The Pain and the Joy of Sloane Stephens and Serena WilliamsRyan Pierse/Getty Images
It can hurt to see someone in pain. It’s real, not metaphorical, and it’s strange. The flash of pain across a face can signal across the space between bodies and the other mind will flash like lightning in response. A faint rumble of pain follows like thunder. I can’t explain the mechanics. It has to do with mirror neurons or the somatosensory cortex or something. Your brain is fooled. Your heart tightens and your stomach jumps. If you’re like me, you might feel tears threaten your eyes. There is something ridiculous and egomaniacal about this. I was not injured watching Serena Williams play last night. But it hurt all the same.
Sometimes when a body crumbles — RG3’s body shutting down, his knee finally buckling — I cover my eyes, or want to cry, or want to vomit. Sometimes it’s an empty gasping mouth, a writhing face or a howl I can’t hear, that makes my heart clutch. Other times it’s something much smaller and more simply sad. As hard as it was to watch Serena clutch at her back or wince as she twisted her torso to hit a backhand, it was harder to watch her stand at the baseline preparing to serve. She could not place her toss. She hit it without power. Serena Williams, without her serve! She struggled with herself. There are different kinds of pain, tangled types of pain.
Serena, like all great athletes, asks more from her body than a body can comfortably handle. Let alone what she demands from her competitor’s body. Her injuries and health problems are extraordinary and well-known. But for any top athlete, pain is a daily reality. She can expect to hurt. Sports on some level are always about pain — pain inflicted, pain received. Pain becomes toughness. It is turned into strength, into dominance and will. It is glorified — something to be mastered or conquered. But pain cannot be completely overcome. At the last moment, there is the anguish of losing. Someone is always in pain.
Isn’t this one reason why athletes are dehumanized or turned superhuman? They’re called names and talked about like animals. So Serena has been turned into a beast — by those who admire her and those who don’t. Athletes are put in uniforms and assigned numbers. It would have been easier if Serena were in pads and a helmet with a mask. The problem, though, was that you can see her face. She has an extraordinarily beautiful face. Sometimes I almost forget that, until one of those slow-motion tight shots reminds me that I could watch her face as she hits a ball and watch nothing else. Despite her famous competitiveness and infamous shows of anger, when she hits a ball her face is actually serene. So when pain clouded it, and the shock of frustration made it wild, I could hardly watch.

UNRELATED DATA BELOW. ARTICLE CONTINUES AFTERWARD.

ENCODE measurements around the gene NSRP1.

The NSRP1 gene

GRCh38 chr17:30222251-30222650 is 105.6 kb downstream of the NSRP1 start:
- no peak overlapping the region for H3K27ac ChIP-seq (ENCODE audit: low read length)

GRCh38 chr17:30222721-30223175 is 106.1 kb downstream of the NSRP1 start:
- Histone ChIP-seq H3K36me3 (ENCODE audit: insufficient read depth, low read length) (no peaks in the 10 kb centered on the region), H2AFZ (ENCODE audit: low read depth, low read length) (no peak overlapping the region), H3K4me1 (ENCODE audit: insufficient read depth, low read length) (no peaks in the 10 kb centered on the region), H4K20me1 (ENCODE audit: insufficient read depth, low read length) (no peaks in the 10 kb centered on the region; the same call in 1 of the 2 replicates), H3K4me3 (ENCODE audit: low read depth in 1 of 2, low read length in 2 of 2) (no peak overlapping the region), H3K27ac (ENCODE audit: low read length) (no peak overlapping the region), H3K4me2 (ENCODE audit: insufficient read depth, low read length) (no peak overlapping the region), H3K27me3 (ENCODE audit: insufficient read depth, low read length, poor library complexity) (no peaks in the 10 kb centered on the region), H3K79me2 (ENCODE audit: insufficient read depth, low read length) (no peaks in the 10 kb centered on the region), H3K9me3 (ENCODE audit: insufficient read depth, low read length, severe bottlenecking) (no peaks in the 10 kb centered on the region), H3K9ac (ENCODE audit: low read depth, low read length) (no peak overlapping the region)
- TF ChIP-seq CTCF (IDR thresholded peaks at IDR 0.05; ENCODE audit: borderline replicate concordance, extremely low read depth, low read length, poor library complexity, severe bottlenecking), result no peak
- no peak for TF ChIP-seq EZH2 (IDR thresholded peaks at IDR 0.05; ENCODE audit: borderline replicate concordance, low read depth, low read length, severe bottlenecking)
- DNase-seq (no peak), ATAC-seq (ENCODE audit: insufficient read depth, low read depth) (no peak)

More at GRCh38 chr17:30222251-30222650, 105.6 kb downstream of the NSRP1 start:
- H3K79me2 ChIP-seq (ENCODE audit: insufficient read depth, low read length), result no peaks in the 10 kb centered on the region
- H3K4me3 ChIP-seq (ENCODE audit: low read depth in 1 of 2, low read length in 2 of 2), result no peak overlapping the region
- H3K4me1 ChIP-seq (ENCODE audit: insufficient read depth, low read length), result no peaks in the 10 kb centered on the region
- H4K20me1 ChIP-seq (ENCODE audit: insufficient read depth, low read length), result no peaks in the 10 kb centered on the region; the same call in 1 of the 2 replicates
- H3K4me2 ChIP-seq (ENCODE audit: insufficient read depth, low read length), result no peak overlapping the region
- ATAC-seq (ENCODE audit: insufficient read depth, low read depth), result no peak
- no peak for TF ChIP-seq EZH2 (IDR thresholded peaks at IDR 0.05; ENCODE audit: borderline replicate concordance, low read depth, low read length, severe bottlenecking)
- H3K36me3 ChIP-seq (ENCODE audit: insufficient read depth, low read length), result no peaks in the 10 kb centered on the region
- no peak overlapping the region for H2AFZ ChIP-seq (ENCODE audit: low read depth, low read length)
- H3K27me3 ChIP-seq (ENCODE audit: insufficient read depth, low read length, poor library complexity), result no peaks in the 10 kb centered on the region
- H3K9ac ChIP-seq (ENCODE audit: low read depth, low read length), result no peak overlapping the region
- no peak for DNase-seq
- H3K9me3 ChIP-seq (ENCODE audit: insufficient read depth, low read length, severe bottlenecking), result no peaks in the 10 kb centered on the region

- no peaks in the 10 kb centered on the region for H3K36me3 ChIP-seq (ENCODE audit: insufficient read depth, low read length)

Of course Serena is different. A great athlete deals with pain and keeps playing. She thought about stopping “for a nanosecond,” she said afterward. For her to quit, she said, she would have to be “taken off in a wheeler.” So she fought. She reached up for overheads and stepped up to cut off the angles. She kept twisting for that backhand. She very nearly won. And when her body would not cooperate, she slammed her racket against the ground and slammed it again, like she would have liked to slam a serve. She flung the wreckage against her bench. “It made me happy, unfortunately,” she said, and she smiled.
Sloane Stephens had started the match confidently and competently. She had been calm — at times a little too calm, as she can be, but still aggressive. For a set and a half, she had been a worthy competitor. She had been better than expected, as good as anyone had been against Serena for a long time. Serena had not lost a set in 20 matches. She had not lost a match since August — and only one since last May. Williams had never been beaten by a younger American, and Stephens had never beaten a top-10 player. Her talent was apparent, and her ability to handle Serena’s extraordinary pace and precision and play offense at the same time suggested big things. She is 19 years old, and she had been picked as a future star, perhaps the future star. And with good reasons — but her moment was not meant to be now.
Then she was given a gift: Her opponent was in pain. Suddenly there was pressure: She could win. She should win. She shanked the ball. She double-faulted. She tightened up. Also, she had to watch Serena suffer and then make her suffer more. Stephens had to watch her opponent wince as she hit a backhand, and then Stephens had to keep hitting her backhands. She did her job. She did it cheerfully and well. She let loose with her forehand. She attacked the net. She hit feathery volleys. She has extraordinary hands.
A match like last night’s is like alchemy. It turns pain into pleasure. As difficult as it was to watch hurt and disappointment pass across Serena’s face, it was wonderful to see Sloane’s luminescent smile. As hard as it was to watch Serena serve so softly, it was a delight to watch Sloane adjust to the change, step into the court and rip her return.
People on Twitter and in newspapers and blogs are now talking about the changing guard, about Sloane’s arrival. During Roger Federer’s match a few hours later, ESPN was showing clips of a ponytailed Federer beating Pete Sampras at Wimbledon. This seemed to me to be a little precipitous. Serena Williams is still the best player in the women’s game today, tomorrow, and maybe for some time.
But she is neither a hero nor a beast. She’s human. The stunning fact of that can coexist with another: that the human mind and heart, even in pain, will respond with awe and delight to supple strokes, delicate half-volleys, and a cool determination that knows its way. Sloane Stephens beat Serena Williams last night, 3-6, 7-5, 6-4. It made me happy.